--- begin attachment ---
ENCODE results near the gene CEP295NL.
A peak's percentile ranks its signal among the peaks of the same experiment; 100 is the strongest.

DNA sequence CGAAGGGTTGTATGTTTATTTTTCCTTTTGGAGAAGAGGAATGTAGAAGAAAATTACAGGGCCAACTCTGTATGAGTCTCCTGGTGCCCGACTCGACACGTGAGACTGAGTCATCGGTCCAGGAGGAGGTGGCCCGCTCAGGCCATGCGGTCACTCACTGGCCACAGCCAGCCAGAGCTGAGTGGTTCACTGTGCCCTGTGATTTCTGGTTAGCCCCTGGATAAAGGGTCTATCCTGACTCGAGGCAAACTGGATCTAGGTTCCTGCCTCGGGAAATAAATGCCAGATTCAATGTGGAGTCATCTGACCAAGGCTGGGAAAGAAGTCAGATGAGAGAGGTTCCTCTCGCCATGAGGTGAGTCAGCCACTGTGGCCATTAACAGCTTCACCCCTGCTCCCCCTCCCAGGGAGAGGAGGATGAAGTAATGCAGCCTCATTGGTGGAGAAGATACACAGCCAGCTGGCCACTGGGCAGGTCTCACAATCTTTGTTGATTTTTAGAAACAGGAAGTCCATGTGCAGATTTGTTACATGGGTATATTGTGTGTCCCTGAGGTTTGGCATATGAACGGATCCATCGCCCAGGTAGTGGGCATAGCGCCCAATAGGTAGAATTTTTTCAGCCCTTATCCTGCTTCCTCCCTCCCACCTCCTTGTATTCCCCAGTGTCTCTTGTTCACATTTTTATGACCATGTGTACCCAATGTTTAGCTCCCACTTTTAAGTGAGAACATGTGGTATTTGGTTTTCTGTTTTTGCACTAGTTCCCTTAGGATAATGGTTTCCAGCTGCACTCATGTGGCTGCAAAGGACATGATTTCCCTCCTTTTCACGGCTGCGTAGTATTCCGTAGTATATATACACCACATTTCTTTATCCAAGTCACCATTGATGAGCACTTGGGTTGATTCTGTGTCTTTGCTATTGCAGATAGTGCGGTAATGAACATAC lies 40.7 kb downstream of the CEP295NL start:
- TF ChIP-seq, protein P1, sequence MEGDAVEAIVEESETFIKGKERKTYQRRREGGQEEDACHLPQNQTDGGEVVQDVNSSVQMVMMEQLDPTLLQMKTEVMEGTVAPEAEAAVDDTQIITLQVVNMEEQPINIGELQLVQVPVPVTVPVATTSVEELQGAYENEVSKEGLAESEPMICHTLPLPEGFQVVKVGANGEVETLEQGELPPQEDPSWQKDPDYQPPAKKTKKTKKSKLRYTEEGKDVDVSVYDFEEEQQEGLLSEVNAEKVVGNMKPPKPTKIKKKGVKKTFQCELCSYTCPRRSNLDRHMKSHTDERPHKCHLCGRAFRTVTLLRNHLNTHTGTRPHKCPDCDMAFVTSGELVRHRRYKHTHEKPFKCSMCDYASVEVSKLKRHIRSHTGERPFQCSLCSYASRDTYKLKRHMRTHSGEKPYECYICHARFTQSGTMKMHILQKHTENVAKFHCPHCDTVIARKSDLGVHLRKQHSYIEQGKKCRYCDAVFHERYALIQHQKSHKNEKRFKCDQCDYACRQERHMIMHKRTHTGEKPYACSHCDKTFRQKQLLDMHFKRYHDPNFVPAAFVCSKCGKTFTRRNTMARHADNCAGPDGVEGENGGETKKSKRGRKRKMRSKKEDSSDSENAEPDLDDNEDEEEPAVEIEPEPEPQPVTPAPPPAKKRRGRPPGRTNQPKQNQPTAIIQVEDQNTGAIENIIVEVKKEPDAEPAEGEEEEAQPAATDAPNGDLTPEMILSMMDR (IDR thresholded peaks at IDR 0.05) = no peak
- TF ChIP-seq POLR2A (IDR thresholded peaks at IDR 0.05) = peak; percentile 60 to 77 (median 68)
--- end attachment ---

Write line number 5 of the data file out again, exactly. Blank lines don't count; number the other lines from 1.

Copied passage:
- TF ChIP-seq POLR2A (IDR thresholded peaks at IDR 0.05) = peak; percentile 60 to 77 (median 68)